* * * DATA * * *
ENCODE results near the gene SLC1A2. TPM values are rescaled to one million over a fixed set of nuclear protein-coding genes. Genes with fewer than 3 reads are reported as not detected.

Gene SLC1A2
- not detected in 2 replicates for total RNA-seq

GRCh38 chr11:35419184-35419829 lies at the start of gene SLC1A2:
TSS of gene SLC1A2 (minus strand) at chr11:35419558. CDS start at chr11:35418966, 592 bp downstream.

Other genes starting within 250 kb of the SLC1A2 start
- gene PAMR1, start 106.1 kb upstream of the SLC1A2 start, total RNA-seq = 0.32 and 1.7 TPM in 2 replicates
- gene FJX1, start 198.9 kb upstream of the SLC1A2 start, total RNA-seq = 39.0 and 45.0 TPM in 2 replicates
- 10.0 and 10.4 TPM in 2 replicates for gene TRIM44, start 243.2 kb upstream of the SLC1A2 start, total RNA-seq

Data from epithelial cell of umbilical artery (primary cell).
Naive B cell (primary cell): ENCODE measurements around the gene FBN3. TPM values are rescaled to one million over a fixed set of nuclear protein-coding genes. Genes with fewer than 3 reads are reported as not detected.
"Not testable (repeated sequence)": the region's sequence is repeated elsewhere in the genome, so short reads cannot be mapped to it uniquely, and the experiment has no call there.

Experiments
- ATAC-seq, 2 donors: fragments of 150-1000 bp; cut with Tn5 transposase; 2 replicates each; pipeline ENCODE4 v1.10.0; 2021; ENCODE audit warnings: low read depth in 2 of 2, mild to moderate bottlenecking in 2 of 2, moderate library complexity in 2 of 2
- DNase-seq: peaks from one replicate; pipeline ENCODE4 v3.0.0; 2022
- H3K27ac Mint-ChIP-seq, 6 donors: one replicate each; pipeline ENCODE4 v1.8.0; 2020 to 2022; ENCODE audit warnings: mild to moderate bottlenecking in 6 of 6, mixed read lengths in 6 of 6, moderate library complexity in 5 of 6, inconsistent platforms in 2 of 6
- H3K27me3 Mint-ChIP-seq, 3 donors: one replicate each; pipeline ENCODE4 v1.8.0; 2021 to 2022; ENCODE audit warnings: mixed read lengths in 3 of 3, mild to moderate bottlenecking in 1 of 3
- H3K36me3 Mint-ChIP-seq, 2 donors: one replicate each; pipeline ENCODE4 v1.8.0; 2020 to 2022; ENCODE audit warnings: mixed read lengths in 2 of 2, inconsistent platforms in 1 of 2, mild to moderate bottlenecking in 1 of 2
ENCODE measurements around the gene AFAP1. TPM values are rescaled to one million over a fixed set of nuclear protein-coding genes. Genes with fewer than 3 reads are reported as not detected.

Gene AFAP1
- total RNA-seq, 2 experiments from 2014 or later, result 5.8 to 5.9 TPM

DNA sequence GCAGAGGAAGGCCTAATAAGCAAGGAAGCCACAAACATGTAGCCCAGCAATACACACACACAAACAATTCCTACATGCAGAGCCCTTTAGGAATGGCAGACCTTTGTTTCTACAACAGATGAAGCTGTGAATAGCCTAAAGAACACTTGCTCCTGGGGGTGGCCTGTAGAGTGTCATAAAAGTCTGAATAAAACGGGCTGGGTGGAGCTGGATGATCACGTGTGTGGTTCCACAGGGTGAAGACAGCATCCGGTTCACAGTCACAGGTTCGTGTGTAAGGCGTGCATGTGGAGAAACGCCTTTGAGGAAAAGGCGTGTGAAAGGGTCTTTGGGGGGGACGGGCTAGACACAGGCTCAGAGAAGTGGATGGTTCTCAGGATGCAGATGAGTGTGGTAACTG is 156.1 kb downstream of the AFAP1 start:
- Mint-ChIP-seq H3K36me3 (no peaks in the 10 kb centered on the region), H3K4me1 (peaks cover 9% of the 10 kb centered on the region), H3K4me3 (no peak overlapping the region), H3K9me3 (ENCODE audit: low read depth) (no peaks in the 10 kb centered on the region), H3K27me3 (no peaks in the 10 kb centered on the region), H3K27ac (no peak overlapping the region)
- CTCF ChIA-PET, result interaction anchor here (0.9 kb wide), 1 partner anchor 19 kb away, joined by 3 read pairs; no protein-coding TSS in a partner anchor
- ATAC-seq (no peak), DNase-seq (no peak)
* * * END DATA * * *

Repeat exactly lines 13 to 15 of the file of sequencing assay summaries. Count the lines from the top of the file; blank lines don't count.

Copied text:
Experiments
- ATAC-seq, 2 donors: fragments of 150-1000 bp; cut with Tn5 transposase; 2 replicates each; pipeline ENCODE4 v1.10.0; 2021; ENCODE audit warnings: low read depth in 2 of 2, mild to moderate bottlenecking in 2 of 2, moderate library complexity in 2 of 2
- DNase-seq: peaks from one replicate; pipeline ENCODE4 v3.0.0; 2022